Report Urges Citron Be Spared Prison Time : Courts: Probation officials to recommend year or less in County Jail for ex-treasurer. Sentencing delayed to Feb. 23.
A probation department report will recommend that former Orange County Treasurer Robert L. Citron be spared a term in state prison for his six felony convictions and instead be sentenced to a year or less in County Jail and probation, Superior Court Judge David O. Carter was told Monday.
But Citron’s attorney, David W. Wiechert, told the judge at a hastily called hearing Monday that the district attorney’s office plans to argue that Citron should spend some time in state prison.
Wiechert, who is trying to persuade Carter that the 70-year-old former treasurer should not spend time in jail or prison, told the court he learned of the sentencing recommendation in a telephone conversation with the San Diego County probation officer who is preparing the report.
The judge, who had prodded both sides to be ready for sentencing Dec. 29, agreed at the same hearing to postpone Citron’s sentencing until Feb. 23, so that his attorney would have time to examine prosecutors’ evidence against others implicated in the collapse of the county-run investment pool.
Carter called the hearing Monday, apparently after deciding to reverse the position he took Friday. Carter had ruled then that prosecutors did not have to share with Citron’s attorney the evidence they had against Ronald S. Rubino, the former county budget director who was indicted last week on two felony counts of aiding and abetting Citron in the skimming of $60 million in interest from county pool investors.
To give Citron ample time to evaluate this recently gathered evidence, Carter rescheduled the sentencing.
Carter also granted a Citron motion that the county’s unprecedented bankruptcy should not be considered at sentencing, because the crimes to which the former treasurer pleaded guilty did not cause the bankruptcy.
“Today was an important step in the achievement of a fair sentencing hearing for Mr. Citron,” Wiechert said in an interview.
“Not only will we be able to obtain discovery with regard to Mr. Rubino, but the court recognizes that this is a case involving crimes that did not cause the bankruptcy,” Wiechert said.
Although he didn’t remove himself from the case, Carter told the two sides Monday that he may have a potential conflict of interest because Rubino’s wife, Sharon Esterley, worked on Carter’s unsuccessful congressional campaign against Rep. Robert K. Dornan (R-Garden Grove) in 1986.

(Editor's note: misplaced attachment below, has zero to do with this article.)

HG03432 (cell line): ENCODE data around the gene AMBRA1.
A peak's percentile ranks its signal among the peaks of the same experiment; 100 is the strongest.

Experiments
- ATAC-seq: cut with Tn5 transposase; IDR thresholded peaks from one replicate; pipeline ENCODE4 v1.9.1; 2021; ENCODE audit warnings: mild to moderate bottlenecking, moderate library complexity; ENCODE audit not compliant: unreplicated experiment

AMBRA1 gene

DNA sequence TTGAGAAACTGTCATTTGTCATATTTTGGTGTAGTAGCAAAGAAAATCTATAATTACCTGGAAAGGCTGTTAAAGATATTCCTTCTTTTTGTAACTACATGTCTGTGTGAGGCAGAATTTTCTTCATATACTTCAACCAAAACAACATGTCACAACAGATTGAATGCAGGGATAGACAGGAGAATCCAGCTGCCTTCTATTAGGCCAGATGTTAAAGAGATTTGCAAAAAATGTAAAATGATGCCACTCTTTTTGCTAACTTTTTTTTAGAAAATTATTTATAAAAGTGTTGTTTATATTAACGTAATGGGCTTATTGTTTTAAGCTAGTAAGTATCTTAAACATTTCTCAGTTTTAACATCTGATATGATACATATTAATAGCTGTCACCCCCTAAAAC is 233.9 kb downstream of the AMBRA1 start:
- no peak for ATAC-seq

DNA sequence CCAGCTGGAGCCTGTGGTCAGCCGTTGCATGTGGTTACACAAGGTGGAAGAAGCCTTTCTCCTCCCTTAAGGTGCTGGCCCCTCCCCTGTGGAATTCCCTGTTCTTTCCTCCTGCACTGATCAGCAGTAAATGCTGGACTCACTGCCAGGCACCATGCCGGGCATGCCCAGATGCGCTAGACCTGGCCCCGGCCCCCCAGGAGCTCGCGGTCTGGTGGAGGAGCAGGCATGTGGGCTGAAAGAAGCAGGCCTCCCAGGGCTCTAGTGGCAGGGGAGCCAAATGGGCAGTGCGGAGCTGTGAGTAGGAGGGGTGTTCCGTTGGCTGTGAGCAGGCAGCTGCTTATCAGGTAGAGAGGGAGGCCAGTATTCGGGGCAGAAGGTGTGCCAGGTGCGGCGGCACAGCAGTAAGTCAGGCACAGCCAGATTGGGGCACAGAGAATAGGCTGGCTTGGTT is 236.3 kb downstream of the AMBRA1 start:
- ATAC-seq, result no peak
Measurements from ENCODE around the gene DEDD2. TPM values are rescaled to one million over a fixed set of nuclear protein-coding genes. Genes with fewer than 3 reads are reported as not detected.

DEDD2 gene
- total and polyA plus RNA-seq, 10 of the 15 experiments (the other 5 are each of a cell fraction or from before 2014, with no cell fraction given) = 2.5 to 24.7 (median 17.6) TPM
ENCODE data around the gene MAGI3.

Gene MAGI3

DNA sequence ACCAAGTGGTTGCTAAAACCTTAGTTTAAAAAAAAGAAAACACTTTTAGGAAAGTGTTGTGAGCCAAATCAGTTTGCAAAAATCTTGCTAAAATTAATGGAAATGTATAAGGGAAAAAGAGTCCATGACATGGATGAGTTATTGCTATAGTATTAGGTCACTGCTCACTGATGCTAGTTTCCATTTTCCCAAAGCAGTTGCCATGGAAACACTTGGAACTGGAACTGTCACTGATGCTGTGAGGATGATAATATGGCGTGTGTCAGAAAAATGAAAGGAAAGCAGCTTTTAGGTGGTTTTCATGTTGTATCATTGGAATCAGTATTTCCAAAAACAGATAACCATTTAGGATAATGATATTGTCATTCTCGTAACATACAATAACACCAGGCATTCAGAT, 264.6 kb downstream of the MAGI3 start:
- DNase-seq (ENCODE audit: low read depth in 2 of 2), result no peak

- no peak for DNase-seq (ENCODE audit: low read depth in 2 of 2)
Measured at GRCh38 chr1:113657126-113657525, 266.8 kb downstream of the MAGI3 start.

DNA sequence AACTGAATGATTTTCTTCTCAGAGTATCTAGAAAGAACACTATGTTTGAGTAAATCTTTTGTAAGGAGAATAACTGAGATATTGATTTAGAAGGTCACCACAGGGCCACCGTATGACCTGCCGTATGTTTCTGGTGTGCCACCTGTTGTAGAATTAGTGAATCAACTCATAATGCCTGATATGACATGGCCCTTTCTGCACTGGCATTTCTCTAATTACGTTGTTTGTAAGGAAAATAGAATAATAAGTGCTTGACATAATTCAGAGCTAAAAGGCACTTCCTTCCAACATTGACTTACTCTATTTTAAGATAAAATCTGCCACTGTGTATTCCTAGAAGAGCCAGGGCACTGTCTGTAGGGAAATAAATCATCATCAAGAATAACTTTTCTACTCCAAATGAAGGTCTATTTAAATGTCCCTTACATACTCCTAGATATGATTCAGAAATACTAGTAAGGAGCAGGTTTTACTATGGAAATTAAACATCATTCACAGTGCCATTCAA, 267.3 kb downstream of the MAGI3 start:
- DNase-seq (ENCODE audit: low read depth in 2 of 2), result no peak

The judge also disclosed that, at the couple’s request, he performed the wedding ceremony of Rubino and Esterley, a former spokeswoman for John Wayne Airport. Carter also said that he had dinner with them about three years ago.
Wiechert said he did not know whether he would file a motion to have Carter disqualified from sentencing Citron.
Deputy Dist. Atty. Matthew Anderson said that Carter indicated that he did not feel a need to recuse himself. Anderson said Carter made the same disclosures to the grand jury before it indicted Rubino.
The prosecutor said Carter postponed sentencing because he concluded that Citron and Wiechert “were entitled to the materials relating to Ron Rubino.”
Anderson said the judge reversed himself, indicating that “he had a better understanding that there was close relationship” between the accusations against Citron and Rubino, who were both accused of skimming interest from the pool into a county account.
Anderson said Wiechert raised the matter of the sentencing recommendation. He said Wiechert was “speaking out of school” when he contended that the district attorney was set on recommending prison. But Anderson disputed that any such decision had been made: “We have never made a formal recommendation and we won’t until the time of sentencing.”
The San Diego County Probation Department was asked to prepare the customary pre-sentencing report and to recommend a sentence, after questions were raised about the impartiality of the Orange County Probation Department, which has suffered serious budgetary cutbacks because of the bankruptcy.
Citron pleaded guilty in April to six counts of securities fraud and misappropriation of funds. He faced up to 14 years in prison and $10 million in fines.
In recent weeks, Wiechert has portrayed his client in court filings as an enfeebled bureaucrat with virtually no real education or experience to support his public image as an investment wizard.
Wiechert claimed the ex-treasurer has suffered the increasingly debilitating effects of dementia for the last four years, a period that coincides with Citron’s increased borrowing and investment in risky securities.
On Monday, Wiechert told the court that a psychological report on Citron was given to the probation officer supporting his claims that the former treasurer has suffered brain deterioration and memory loss.
Making these disclosures was part of an apparent strategy to convince Carter that Citron should receive a sentence of probation and community service because he did not and could not act alone and was in fact duped by other county officials and financial companies.
Citron has also blamed Merrill Lynch & Co. for getting him to pursue the risky investment strategy that led the loss of $1.64 billion--a charge Merrill strongly denies--and he has said former Assistant Treasurer Matthew R. Raabe was also responsible for the scheme to divert interest from the pool to the county.
On Friday, Wiechert disclosed that Raabe told investigators for the district attorney that Rubino was “the brains” behind the diversion scheme.